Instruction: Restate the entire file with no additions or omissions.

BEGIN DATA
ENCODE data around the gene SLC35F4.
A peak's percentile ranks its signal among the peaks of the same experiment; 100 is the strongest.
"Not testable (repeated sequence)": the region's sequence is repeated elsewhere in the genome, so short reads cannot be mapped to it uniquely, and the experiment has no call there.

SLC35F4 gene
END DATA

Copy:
ENCODE data around the gene SLC35F4.
A peak's percentile ranks its signal among the peaks of the same experiment; 100 is the strongest.
"Not testable (repeated sequence)": the region's sequence is repeated elsewhere in the genome, so short reads cannot be mapped to it uniquely, and the experiment has no call there.

SLC35F4 gene